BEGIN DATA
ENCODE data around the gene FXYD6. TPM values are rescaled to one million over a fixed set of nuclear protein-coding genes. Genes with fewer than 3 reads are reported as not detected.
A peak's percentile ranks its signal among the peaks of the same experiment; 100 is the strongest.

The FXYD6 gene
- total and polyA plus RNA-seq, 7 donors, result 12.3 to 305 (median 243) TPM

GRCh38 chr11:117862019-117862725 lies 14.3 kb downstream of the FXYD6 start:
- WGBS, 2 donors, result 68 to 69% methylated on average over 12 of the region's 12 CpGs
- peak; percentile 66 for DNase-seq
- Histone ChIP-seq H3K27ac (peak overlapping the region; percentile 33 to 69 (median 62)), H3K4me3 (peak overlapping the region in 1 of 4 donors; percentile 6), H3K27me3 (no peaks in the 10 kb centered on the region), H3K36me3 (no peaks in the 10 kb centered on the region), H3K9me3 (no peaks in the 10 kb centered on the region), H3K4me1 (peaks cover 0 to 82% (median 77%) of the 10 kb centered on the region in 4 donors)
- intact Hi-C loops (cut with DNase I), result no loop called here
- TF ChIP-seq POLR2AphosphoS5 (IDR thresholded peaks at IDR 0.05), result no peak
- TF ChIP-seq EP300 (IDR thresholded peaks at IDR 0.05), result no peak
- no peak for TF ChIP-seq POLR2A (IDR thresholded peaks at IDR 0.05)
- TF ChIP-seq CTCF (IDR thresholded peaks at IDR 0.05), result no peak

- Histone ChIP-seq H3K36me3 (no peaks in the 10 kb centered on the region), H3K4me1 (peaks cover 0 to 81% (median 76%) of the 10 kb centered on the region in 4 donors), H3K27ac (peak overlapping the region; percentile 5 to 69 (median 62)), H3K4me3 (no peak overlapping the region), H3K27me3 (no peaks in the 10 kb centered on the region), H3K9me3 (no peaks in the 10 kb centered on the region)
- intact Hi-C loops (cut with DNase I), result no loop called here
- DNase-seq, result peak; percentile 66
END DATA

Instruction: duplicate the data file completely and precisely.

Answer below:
ENCODE data around the gene FXYD6. TPM values are rescaled to one million over a fixed set of nuclear protein-coding genes. Genes with fewer than 3 reads are reported as not detected.
A peak's percentile ranks its signal among the peaks of the same experiment; 100 is the strongest.

The FXYD6 gene
- total and polyA plus RNA-seq, 7 donors, result 12.3 to 305 (median 243) TPM

GRCh38 chr11:117862019-117862725 lies 14.3 kb downstream of the FXYD6 start:
- WGBS, 2 donors, result 68 to 69% methylated on average over 12 of the region's 12 CpGs
- peak; percentile 66 for DNase-seq
- Histone ChIP-seq H3K27ac (peak overlapping the region; percentile 33 to 69 (median 62)), H3K4me3 (peak overlapping the region in 1 of 4 donors; percentile 6), H3K27me3 (no peaks in the 10 kb centered on the region), H3K36me3 (no peaks in the 10 kb centered on the region), H3K9me3 (no peaks in the 10 kb centered on the region), H3K4me1 (peaks cover 0 to 82% (median 77%) of the 10 kb centered on the region in 4 donors)
- intact Hi-C loops (cut with DNase I), result no loop called here
- TF ChIP-seq POLR2AphosphoS5 (IDR thresholded peaks at IDR 0.05), result no peak
- TF ChIP-seq EP300 (IDR thresholded peaks at IDR 0.05), result no peak
- no peak for TF ChIP-seq POLR2A (IDR thresholded peaks at IDR 0.05)
- TF ChIP-seq CTCF (IDR thresholded peaks at IDR 0.05), result no peak

- Histone ChIP-seq H3K36me3 (no peaks in the 10 kb centered on the region), H3K4me1 (peaks cover 0 to 81% (median 76%) of the 10 kb centered on the region in 4 donors), H3K27ac (peak overlapping the region; percentile 5 to 69 (median 62)), H3K4me3 (no peak overlapping the region), H3K27me3 (no peaks in the 10 kb centered on the region), H3K9me3 (no peaks in the 10 kb centered on the region)
- intact Hi-C loops (cut with DNase I), result no loop called here
- DNase-seq, result peak; percentile 66